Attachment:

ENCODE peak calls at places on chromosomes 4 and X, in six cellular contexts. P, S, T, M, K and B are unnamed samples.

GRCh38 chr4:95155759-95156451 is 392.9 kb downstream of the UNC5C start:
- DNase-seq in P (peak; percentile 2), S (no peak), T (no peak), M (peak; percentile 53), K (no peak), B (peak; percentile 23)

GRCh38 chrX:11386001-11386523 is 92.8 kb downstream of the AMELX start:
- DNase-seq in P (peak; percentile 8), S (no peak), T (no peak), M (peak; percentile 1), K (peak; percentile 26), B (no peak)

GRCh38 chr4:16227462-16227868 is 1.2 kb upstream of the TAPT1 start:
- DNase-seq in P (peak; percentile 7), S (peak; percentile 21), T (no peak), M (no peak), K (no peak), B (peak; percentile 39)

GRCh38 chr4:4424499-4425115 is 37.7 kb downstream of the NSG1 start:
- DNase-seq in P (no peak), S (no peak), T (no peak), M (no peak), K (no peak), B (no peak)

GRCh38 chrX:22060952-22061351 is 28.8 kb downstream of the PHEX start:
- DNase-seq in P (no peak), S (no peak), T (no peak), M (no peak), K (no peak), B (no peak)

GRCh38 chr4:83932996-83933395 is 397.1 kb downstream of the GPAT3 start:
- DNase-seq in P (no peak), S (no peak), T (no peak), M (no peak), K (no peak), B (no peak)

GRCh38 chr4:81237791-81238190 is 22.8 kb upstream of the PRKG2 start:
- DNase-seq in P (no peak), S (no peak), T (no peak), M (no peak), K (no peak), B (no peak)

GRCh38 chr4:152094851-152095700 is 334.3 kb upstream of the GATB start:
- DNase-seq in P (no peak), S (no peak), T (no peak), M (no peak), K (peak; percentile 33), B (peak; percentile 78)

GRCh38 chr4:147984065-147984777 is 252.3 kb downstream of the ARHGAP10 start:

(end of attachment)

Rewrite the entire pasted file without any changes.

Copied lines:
ENCODE peak calls at places on chromosomes 4 and X, in six cellular contexts. P, S, T, M, K and B are unnamed samples.

GRCh38 chr4:95155759-95156451 is 392.9 kb downstream of the UNC5C start:
- DNase-seq in P (peak; percentile 2), S (no peak), T (no peak), M (peak; percentile 53), K (no peak), B (peak; percentile 23)

GRCh38 chrX:11386001-11386523 is 92.8 kb downstream of the AMELX start:
- DNase-seq in P (peak; percentile 8), S (no peak), T (no peak), M (peak; percentile 1), K (peak; percentile 26), B (no peak)

GRCh38 chr4:16227462-16227868 is 1.2 kb upstream of the TAPT1 start:
- DNase-seq in P (peak; percentile 7), S (peak; percentile 21), T (no peak), M (no peak), K (no peak), B (peak; percentile 39)

GRCh38 chr4:4424499-4425115 is 37.7 kb downstream of the NSG1 start:
- DNase-seq in P (no peak), S (no peak), T (no peak), M (no peak), K (no peak), B (no peak)

GRCh38 chrX:22060952-22061351 is 28.8 kb downstream of the PHEX start:
- DNase-seq in P (no peak), S (no peak), T (no peak), M (no peak), K (no peak), B (no peak)

GRCh38 chr4:83932996-83933395 is 397.1 kb downstream of the GPAT3 start:
- DNase-seq in P (no peak), S (no peak), T (no peak), M (no peak), K (no peak), B (no peak)

GRCh38 chr4:81237791-81238190 is 22.8 kb upstream of the PRKG2 start:
- DNase-seq in P (no peak), S (no peak), T (no peak), M (no peak), K (no peak), B (no peak)

GRCh38 chr4:152094851-152095700 is 334.3 kb upstream of the GATB start:
- DNase-seq in P (no peak), S (no peak), T (no peak), M (no peak), K (peak; percentile 33), B (peak; percentile 78)

GRCh38 chr4:147984065-147984777 is 252.3 kb downstream of the ARHGAP10 start: